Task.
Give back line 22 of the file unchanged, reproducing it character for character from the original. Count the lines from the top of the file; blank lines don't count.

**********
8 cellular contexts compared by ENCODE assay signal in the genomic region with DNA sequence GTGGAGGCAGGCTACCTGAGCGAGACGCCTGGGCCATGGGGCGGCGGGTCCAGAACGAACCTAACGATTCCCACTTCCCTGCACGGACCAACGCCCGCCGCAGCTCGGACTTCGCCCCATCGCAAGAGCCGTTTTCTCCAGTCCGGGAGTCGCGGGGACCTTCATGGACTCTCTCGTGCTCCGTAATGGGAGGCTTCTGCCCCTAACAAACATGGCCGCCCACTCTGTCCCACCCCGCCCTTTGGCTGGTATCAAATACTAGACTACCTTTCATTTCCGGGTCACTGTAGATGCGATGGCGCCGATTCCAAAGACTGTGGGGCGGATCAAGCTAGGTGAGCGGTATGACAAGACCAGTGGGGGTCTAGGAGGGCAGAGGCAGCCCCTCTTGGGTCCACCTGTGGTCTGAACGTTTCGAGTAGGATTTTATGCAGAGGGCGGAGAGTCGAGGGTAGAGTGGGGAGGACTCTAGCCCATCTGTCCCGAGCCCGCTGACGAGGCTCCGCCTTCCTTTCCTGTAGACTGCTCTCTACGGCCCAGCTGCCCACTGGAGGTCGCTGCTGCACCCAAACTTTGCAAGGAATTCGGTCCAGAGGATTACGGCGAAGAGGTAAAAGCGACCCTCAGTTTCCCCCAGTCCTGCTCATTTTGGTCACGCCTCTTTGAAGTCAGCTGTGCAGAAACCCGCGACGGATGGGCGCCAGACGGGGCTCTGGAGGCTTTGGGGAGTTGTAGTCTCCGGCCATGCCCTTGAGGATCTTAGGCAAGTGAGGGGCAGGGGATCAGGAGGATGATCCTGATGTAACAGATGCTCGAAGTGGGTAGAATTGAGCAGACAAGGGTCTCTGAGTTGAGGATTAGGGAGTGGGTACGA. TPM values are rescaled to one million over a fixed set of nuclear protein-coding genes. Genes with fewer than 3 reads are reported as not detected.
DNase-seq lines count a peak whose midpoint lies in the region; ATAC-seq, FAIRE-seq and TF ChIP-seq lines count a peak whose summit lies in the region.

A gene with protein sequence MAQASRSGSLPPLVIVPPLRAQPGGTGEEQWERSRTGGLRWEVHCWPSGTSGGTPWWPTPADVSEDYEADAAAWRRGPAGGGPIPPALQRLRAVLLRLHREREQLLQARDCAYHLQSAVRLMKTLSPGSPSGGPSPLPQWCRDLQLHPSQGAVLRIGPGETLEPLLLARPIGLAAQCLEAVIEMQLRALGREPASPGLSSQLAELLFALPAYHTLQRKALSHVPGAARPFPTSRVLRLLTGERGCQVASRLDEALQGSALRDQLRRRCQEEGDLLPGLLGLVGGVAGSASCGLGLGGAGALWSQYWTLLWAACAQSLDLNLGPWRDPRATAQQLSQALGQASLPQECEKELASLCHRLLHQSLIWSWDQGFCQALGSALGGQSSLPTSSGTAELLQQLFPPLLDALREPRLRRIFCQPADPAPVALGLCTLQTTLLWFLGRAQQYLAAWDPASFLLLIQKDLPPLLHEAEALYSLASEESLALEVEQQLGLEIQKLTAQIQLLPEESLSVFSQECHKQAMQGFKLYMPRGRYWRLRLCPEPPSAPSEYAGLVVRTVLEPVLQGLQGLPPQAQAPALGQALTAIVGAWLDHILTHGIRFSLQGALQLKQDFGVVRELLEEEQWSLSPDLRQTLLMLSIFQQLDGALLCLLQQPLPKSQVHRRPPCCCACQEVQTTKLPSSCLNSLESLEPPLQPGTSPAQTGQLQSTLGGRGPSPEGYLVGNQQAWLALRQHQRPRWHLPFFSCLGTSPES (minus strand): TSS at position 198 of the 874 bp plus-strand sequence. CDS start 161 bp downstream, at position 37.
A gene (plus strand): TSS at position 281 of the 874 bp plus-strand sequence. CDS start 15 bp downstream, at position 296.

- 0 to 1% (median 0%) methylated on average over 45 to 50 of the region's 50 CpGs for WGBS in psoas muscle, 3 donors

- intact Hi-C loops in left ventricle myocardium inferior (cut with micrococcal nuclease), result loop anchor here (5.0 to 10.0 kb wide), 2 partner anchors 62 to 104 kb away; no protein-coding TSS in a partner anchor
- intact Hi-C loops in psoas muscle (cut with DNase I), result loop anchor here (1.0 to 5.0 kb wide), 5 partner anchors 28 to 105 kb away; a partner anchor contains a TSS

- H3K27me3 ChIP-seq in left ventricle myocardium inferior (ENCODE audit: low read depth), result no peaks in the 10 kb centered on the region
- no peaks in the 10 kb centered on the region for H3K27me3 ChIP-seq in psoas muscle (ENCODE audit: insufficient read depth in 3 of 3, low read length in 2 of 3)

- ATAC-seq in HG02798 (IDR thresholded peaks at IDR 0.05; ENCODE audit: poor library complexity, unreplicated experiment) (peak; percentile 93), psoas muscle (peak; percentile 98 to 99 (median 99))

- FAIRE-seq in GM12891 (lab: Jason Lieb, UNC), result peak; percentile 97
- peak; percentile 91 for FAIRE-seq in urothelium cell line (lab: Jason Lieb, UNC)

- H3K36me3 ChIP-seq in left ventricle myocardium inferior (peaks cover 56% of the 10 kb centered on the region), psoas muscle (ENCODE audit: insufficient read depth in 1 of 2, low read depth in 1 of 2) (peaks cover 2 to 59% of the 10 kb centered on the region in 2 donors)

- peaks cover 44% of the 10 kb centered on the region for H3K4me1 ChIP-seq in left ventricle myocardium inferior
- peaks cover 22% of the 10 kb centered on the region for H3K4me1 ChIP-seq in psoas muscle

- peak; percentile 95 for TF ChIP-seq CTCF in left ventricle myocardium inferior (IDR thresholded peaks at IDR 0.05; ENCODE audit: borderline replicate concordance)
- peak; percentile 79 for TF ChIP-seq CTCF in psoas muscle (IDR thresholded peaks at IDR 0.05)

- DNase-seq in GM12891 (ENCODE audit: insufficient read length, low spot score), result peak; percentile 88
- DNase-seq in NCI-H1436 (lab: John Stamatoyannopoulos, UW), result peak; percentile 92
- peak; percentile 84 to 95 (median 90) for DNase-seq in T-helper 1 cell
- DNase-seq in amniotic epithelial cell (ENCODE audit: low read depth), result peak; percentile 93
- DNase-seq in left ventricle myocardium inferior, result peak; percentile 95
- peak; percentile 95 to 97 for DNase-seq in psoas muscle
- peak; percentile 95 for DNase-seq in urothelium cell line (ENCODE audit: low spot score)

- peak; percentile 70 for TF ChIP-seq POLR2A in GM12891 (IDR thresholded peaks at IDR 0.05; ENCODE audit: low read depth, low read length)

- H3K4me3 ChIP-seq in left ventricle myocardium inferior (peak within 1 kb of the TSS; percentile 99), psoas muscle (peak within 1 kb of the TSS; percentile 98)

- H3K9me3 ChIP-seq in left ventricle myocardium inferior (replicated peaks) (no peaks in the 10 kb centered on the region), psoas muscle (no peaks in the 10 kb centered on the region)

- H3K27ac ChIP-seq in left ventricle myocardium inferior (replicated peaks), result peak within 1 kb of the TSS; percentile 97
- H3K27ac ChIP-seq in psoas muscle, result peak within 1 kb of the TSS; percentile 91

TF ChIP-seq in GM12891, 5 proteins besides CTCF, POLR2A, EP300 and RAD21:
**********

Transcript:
- DNase-seq in left ventricle myocardium inferior, result peak; percentile 95